Old English silver candlestick bearing London hall-mark for 1767-8

Condon Oats Marks on Old Plate.

1688 to 1886.

The First Mark On Plate 1001040

Wykeham and the Hourglass salt, both of which are at New College, Oxford; more important, however, in that it bears the hallmark of 1481-2, is the Anathema Cup at Pembroke College, Cambridge. This cup bears the ominous inscription, "Qui alienaverit anathema sit" ("Cursed be he who shall part with me"), and from the inscription it derives its significant name.

Institution of the



In the last quarter of the fifteenth century it became usual for plate to be marked by the assayer of the

Goldsmiths' Guild with what is known as the annual letter. The letters used were selected from alphabets which did not contain every letter; J, U or V, W, X, Y and Z being left out. At first these letters were merely set in a framework consisting of a single line following the form of each letter. As time went on, however, this line was replaced by heraldic shields.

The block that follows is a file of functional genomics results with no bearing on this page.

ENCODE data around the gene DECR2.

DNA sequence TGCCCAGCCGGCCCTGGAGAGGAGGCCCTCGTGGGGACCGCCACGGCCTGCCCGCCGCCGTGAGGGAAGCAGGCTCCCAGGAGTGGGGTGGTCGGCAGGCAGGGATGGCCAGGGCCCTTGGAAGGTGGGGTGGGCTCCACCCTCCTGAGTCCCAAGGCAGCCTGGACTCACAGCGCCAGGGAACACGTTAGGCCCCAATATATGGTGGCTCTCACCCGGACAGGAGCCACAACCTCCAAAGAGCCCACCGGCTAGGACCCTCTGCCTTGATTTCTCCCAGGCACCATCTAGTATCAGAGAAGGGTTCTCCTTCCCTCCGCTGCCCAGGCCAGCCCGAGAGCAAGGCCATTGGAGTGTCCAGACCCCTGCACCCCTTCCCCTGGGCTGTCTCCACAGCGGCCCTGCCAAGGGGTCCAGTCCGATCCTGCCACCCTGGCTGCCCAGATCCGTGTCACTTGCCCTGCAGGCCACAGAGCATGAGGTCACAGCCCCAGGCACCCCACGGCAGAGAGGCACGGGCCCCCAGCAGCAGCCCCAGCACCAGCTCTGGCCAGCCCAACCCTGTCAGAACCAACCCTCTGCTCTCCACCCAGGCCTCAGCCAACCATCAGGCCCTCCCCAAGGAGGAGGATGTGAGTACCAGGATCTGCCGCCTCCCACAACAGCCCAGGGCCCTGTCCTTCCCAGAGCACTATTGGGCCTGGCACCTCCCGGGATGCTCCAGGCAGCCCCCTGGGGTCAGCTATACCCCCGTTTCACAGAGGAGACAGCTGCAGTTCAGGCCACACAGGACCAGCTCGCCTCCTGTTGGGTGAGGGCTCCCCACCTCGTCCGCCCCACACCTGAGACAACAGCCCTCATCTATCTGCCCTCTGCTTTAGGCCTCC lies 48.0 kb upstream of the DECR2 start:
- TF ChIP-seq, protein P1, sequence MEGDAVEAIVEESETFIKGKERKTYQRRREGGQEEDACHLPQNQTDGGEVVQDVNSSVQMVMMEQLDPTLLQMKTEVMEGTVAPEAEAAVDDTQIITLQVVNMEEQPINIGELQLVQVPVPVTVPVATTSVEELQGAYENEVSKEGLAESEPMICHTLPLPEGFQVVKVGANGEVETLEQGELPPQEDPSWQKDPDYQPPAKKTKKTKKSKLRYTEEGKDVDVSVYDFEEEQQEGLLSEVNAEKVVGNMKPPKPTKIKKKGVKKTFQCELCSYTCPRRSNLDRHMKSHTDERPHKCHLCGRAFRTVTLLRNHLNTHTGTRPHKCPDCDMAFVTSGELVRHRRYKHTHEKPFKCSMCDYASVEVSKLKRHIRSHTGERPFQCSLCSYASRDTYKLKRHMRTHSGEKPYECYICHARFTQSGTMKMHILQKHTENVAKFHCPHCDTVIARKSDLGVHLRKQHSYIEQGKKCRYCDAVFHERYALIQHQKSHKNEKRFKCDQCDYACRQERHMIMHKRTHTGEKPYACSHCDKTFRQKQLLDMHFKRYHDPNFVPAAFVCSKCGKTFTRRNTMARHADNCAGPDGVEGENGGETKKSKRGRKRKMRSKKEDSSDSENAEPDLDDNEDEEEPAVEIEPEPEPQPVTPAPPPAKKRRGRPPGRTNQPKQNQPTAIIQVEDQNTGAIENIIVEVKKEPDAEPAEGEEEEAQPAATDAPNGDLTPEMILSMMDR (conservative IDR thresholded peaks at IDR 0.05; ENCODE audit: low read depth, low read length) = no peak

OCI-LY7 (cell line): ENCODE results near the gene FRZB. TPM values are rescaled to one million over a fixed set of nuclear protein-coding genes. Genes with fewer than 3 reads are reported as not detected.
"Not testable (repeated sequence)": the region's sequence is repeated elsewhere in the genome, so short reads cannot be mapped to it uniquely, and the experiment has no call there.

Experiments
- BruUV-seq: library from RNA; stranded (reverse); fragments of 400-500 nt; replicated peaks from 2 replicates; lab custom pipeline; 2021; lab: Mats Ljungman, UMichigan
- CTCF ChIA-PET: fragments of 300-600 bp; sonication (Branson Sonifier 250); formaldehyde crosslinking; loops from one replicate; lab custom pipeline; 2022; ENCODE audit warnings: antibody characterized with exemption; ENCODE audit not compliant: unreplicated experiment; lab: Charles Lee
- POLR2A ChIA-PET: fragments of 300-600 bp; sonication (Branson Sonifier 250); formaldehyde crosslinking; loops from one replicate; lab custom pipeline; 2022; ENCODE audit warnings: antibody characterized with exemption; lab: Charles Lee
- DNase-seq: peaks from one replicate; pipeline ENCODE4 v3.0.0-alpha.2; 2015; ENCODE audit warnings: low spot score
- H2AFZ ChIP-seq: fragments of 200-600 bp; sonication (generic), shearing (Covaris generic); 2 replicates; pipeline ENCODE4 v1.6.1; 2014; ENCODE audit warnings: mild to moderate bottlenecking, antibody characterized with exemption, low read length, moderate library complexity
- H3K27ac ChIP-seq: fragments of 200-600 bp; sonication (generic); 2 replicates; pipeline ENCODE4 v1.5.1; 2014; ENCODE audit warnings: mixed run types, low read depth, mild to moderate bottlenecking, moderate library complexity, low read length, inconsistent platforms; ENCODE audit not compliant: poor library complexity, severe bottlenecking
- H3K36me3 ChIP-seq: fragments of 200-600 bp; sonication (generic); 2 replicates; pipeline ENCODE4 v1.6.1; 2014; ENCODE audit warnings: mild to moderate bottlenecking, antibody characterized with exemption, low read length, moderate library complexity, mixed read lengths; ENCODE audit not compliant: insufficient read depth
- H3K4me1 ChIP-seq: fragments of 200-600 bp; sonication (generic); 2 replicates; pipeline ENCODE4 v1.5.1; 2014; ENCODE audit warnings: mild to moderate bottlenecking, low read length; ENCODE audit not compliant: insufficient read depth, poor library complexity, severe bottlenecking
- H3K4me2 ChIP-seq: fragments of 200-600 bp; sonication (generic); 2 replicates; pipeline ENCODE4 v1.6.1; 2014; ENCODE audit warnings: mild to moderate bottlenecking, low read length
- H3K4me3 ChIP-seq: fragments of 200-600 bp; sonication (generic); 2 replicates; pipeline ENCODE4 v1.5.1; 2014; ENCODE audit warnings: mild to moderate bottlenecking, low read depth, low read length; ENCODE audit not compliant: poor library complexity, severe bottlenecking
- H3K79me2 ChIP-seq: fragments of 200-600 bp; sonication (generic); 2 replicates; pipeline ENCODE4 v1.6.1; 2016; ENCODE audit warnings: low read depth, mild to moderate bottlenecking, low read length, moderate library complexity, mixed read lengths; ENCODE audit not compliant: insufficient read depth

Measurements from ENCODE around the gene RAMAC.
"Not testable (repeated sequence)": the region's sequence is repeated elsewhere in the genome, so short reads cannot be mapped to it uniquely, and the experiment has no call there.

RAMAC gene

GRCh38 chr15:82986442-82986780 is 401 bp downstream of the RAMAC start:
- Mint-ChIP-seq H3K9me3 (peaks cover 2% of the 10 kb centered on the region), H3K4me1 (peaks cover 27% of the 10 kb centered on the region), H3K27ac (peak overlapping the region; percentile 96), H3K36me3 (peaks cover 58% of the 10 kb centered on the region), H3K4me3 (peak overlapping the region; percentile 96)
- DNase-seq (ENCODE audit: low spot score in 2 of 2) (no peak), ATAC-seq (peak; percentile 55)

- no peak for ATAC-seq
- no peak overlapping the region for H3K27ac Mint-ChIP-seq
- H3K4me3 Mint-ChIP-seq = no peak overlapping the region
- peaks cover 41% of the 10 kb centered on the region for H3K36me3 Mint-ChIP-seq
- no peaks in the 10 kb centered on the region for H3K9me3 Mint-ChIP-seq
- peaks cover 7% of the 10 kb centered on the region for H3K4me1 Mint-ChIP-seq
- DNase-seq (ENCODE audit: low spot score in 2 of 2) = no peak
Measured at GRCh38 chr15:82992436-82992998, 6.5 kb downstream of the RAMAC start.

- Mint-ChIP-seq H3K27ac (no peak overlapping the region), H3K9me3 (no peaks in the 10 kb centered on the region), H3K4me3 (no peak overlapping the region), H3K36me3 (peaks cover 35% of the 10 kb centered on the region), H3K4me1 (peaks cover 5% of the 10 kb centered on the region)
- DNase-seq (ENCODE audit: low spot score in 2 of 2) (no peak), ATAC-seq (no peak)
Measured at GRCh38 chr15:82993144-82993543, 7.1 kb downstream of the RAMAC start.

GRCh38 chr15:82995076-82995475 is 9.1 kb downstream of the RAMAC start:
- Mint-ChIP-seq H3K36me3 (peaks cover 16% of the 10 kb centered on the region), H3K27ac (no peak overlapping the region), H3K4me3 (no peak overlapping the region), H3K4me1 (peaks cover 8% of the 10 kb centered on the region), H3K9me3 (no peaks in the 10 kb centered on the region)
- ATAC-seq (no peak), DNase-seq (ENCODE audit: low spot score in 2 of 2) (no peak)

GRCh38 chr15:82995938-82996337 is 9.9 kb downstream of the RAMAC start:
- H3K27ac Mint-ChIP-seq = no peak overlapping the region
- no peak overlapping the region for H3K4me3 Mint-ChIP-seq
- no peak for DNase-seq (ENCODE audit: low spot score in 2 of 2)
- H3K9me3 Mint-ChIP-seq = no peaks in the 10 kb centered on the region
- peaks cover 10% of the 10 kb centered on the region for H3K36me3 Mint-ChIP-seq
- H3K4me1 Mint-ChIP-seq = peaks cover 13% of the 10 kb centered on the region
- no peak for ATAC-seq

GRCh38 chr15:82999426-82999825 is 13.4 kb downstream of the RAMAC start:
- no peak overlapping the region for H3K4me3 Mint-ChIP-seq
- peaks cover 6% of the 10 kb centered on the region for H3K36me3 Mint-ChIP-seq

The earlier annual letters were stamped with punches of their own shape, but the later ones with punches in the form of a shield, in the centre of which the actual letter was cut. The letters L and M, for some unexplained reason, formed an exception to this rule, and in 1726-7-8, were produced with square punches.*

The sixteenth century was a time of exceptional aesthetic activity in England, and, in spite of the reckless destruction of ecclesiastical plate after the dissolution of the monasteries and the

A table of date marks.

A table of date-marks.